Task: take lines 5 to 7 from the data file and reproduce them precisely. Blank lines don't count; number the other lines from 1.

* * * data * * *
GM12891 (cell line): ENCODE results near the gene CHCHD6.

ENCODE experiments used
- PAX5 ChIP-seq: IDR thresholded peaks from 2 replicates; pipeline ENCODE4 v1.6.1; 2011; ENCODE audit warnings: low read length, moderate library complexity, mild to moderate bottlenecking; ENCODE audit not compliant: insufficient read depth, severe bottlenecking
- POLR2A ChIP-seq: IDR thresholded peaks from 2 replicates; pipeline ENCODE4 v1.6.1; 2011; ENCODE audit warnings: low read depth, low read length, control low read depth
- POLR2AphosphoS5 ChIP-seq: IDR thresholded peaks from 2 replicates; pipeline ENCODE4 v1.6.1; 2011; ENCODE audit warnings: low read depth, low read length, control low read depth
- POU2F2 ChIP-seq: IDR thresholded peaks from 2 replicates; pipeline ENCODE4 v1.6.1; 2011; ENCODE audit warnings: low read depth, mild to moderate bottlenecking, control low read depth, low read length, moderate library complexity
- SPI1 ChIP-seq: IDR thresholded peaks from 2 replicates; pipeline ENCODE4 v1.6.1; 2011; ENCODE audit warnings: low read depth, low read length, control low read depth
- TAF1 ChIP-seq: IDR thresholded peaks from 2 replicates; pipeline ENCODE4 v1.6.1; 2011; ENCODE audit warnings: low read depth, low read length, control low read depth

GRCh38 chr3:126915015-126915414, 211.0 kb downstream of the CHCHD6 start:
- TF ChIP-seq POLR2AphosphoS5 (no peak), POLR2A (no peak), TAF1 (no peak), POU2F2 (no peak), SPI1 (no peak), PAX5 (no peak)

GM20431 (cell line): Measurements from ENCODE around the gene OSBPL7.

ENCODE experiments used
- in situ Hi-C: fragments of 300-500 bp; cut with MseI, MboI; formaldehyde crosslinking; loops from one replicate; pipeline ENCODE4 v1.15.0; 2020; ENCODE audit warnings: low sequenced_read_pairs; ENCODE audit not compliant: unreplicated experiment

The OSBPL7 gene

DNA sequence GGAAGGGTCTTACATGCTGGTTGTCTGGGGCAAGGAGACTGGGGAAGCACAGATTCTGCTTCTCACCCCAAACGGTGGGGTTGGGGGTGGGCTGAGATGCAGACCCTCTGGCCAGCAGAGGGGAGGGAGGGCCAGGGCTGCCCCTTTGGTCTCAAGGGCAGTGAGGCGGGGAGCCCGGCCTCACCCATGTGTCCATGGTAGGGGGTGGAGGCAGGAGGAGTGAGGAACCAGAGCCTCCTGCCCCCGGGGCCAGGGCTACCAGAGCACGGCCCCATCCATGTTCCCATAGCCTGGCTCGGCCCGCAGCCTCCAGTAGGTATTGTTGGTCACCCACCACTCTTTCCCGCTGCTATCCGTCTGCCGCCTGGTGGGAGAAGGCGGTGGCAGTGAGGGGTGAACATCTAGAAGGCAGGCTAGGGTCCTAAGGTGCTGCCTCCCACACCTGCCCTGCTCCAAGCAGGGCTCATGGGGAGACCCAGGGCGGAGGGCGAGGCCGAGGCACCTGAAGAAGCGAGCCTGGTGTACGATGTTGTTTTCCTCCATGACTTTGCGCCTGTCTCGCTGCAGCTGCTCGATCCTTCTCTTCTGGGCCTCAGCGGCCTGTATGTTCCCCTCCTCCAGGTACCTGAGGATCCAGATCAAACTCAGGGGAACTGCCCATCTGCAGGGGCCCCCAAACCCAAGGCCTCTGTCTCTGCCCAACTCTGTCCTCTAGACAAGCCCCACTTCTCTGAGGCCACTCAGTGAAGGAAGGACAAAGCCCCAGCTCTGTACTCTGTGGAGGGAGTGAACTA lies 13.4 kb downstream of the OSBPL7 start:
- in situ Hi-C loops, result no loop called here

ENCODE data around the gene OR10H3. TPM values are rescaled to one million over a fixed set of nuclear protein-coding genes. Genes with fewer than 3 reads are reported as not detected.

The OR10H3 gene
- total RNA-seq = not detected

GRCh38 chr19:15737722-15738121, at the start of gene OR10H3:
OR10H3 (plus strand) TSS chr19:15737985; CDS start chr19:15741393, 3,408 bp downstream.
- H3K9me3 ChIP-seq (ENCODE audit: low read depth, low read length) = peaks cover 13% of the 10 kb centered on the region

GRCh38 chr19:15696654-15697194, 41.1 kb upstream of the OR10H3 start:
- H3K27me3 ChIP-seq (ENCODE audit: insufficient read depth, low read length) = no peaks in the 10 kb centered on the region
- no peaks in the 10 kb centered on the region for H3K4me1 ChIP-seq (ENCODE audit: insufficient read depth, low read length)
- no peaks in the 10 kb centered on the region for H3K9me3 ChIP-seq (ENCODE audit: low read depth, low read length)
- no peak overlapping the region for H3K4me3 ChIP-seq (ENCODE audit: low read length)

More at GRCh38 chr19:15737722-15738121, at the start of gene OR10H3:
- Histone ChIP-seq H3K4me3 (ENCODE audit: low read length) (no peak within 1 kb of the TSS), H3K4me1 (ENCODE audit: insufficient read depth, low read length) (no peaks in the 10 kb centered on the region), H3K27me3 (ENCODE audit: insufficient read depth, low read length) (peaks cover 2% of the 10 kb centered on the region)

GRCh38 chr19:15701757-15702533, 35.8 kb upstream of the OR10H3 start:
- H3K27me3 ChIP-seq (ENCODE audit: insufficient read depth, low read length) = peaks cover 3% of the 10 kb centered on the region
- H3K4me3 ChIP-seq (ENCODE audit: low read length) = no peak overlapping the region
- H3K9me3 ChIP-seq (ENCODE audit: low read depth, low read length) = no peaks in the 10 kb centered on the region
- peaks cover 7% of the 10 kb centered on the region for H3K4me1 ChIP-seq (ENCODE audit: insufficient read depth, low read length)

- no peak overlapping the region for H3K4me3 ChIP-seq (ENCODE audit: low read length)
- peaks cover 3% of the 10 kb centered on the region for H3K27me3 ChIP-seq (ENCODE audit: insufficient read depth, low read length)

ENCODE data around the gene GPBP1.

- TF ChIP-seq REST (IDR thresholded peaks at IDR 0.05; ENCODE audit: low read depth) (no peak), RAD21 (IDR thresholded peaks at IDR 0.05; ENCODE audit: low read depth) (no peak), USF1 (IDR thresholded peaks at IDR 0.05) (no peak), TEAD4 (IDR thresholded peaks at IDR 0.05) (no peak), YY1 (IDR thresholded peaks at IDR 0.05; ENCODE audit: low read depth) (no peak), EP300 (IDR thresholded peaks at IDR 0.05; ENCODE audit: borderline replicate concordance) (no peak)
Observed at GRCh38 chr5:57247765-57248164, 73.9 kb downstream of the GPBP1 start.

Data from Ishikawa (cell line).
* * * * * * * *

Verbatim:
- POLR2AphosphoS5 ChIP-seq: IDR thresholded peaks from 2 replicates; pipeline ENCODE4 v1.6.1; 2011; ENCODE audit warnings: low read depth, low read length, control low read depth
- POU2F2 ChIP-seq: IDR thresholded peaks from 2 replicates; pipeline ENCODE4 v1.6.1; 2011; ENCODE audit warnings: low read depth, mild to moderate bottlenecking, control low read depth, low read length, moderate library complexity
- SPI1 ChIP-seq: IDR thresholded peaks from 2 replicates; pipeline ENCODE4 v1.6.1; 2011; ENCODE audit warnings: low read depth, low read length, control low read depth